I don’t want to give too much away, but here are some previews of the new Adventure Map I’m working on. This section is called Vierria, named after David Vierra, the guy who wrote the MC Edit software.
I’m working on an Adventure Map for my Minecraft world “Mystery Snail 4”.
Here is an article which gives an overview of Adventure maps
One of the popular ways to play is through adventure maps. An adventure map in Minecraft is a quest to get from point A to point B, with certain restrictions to follow. Restrictions such as you can only explore the interior of the map, you cannot go into creative, you cannot break blocks unless you have this, and the list can go on.
I’m hoping to have my son and some of his friends do a treasure hunt in Mystery Snail 4. I will be giving them a small map that gives them a general view of the world, enough to let them get their bearings, but without revealing too many details. I don’t want them to know about the Terrifying Abyss, or the Stairs of Doom, or the Caverns of Calamity….!
Here is the original image of Mystery Snail 4 taken from the world-creation software, and then the new version in GIMP, which hides a lot of the features.
Hey, another GIMP project to check off the list!
I had a frustrating session with MC Edit this weekend. I had created a world in World Painter that was 4000 blocks across. I wanted to take it into MC Edit so I could add things to it — favorite buildings and features from other Minecraft projects. But, no such luck. MC Edit got about halfway through loading it, then froze up. This happened several times. I’m not sure if it’s a problem with MC Edit, or with my computer. (Maybe it’s time to download some more RAM?) Or user error.
Anyway — this made me wonder if MC Edit had been updated recently — since Minecraft itself has recently updated to a new version. When I looked, I found wonderful news! There is going to be an MC Edit 2!!!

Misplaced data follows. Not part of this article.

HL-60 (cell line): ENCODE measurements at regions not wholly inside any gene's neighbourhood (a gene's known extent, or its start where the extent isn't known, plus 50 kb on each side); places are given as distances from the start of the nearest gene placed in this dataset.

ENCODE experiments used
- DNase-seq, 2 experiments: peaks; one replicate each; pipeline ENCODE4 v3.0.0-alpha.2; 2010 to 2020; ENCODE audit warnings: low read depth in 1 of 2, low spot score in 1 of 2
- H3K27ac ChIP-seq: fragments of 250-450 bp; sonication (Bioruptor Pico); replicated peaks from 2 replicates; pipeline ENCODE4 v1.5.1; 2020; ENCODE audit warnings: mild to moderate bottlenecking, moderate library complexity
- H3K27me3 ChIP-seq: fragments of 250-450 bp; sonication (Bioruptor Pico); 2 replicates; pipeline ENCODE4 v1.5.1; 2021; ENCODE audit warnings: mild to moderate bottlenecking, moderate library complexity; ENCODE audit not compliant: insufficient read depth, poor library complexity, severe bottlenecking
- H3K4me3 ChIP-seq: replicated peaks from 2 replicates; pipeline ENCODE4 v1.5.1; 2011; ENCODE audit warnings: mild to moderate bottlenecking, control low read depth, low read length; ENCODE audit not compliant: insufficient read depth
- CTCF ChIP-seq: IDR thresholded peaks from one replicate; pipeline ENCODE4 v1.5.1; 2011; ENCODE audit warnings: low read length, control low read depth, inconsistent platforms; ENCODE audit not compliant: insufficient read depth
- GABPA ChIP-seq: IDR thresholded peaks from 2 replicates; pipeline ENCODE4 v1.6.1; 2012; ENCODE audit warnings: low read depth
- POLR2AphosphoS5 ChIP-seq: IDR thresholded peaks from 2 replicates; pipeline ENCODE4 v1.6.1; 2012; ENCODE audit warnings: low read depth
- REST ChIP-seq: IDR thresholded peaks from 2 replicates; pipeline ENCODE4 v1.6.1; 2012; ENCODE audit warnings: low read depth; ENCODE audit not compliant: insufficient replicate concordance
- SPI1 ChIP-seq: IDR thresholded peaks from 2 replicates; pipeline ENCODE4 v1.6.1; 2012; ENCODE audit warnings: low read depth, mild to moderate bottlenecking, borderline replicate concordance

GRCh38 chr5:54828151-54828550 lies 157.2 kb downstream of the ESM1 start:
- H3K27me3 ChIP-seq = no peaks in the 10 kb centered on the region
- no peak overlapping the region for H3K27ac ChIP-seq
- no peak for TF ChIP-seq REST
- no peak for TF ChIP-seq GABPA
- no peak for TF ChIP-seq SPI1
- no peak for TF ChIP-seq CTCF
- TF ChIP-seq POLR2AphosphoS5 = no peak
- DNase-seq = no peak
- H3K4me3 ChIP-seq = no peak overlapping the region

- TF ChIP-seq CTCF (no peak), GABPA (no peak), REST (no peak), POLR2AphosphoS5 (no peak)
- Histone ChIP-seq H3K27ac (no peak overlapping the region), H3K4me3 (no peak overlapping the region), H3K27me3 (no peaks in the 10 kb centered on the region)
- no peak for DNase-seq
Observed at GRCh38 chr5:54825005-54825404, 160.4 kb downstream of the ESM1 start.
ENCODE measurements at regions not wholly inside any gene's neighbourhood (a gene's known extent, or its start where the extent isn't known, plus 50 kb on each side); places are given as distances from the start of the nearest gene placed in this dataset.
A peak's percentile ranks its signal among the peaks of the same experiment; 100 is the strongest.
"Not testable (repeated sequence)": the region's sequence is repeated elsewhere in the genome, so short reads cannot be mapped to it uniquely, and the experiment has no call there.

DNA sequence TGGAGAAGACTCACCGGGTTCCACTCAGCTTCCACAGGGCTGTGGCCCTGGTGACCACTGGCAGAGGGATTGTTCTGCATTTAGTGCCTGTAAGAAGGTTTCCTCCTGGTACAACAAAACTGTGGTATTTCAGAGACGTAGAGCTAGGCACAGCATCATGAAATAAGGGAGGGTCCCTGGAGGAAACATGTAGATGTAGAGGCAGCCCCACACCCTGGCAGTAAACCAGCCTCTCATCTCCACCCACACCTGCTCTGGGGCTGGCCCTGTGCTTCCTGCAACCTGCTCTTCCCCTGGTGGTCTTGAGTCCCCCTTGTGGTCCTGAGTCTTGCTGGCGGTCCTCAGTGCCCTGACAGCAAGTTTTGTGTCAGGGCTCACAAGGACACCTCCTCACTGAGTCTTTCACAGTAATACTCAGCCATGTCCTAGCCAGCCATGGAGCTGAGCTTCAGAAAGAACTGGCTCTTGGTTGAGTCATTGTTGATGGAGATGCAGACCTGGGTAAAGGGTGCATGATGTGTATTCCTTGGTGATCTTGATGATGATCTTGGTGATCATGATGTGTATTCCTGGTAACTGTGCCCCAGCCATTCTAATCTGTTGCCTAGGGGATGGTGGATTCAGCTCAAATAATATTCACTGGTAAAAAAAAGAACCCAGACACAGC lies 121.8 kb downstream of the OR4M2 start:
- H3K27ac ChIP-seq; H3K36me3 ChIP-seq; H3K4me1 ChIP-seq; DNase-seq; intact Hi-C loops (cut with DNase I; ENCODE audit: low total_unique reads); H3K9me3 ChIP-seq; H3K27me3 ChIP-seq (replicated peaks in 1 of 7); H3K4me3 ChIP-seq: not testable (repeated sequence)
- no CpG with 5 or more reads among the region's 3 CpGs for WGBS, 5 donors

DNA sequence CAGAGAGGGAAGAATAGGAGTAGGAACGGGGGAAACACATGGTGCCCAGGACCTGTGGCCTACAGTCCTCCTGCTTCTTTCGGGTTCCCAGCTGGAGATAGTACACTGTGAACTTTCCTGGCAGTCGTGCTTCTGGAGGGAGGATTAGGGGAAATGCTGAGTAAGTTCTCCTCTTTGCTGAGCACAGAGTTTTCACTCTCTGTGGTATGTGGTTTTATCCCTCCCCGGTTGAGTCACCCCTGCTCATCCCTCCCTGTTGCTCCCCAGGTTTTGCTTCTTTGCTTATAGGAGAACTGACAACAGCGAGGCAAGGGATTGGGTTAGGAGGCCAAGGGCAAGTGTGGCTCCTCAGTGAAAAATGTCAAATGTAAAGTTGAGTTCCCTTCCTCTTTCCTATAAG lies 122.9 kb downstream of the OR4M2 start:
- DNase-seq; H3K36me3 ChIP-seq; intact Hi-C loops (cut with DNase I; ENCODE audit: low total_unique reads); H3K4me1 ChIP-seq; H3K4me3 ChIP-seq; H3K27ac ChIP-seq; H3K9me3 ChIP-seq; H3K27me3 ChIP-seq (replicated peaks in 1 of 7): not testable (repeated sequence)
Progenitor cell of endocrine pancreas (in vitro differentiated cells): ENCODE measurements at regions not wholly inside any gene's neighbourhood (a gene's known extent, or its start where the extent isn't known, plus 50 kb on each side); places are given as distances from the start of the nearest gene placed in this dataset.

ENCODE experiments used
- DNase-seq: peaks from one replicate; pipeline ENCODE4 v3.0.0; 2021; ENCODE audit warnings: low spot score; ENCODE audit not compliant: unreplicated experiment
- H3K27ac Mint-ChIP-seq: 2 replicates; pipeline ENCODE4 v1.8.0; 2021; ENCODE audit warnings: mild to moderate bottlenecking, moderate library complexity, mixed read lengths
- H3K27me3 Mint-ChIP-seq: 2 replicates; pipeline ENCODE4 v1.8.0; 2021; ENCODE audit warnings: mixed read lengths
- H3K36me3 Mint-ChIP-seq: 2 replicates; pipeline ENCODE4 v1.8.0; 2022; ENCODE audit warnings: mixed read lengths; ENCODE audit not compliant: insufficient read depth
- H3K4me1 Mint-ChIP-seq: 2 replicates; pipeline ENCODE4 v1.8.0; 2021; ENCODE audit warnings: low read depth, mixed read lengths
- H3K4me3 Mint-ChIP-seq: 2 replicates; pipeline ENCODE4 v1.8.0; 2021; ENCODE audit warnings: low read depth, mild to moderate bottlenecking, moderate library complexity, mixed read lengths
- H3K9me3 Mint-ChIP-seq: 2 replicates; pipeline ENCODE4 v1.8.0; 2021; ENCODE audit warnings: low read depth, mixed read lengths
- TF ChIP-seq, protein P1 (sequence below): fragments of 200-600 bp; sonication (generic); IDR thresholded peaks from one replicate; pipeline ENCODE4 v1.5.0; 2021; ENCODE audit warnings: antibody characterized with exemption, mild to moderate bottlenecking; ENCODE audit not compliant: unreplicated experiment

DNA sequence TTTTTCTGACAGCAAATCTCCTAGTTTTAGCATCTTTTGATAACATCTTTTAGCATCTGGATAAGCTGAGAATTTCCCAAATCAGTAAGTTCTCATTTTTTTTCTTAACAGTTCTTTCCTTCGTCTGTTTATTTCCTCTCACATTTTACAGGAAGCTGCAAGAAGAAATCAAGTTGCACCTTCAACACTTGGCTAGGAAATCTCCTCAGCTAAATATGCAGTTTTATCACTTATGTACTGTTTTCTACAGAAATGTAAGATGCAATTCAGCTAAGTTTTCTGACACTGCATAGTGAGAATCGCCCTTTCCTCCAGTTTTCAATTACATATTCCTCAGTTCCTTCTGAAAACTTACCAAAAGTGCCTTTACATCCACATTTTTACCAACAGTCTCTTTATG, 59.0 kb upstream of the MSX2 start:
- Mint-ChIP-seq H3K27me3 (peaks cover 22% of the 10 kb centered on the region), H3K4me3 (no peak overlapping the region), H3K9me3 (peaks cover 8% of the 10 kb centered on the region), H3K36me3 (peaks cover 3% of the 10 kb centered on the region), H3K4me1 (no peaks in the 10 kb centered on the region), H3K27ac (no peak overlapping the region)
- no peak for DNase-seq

David Vierra, aka codewarriorO, is asking for support as he develops this new software. It’s possible to donate through Paypal, or through a “Patreon” page. I had never heard of Patreon before. I think it’s a great idea!
Here’s his Patreon page:
Later in the discussion Tyler also brought up a story she heard on public radio about how playing video games at an early age causes kids to be more interested in computer science when they get older, and how Minecraft in particular is drawing an exceptional number girls because of its focus on creation and world-building. “The more girls that play Minecraft,” she noted, “the more girls get really curious about how these worlds work and how they’re composed.”
I made a tall, skinny island that to me looks like one of those Chinese mountains
found here — The Zhangjiajie National Forest Park
My mountainous island is called Gloveria, named after a friend of mine who is a mountain climber!
I was able to “capture” it in MC Edit and move a copy of it over to another world. This is great because eventually I want to make an ocean world that has dozens of strange, varied islands.
I finally figured out you don’t have to FLY while selecting objects in MC Edit. Just start anywhere…
Click to make the yellow cursor and blue cursor appear, then “nudge” them
Keep nudging til the island is enclosed — then export it
Then when you are ready, open your destination world in MC Edit, and import the island. Gloveria is now located in an ocean, instead of floating in the Void!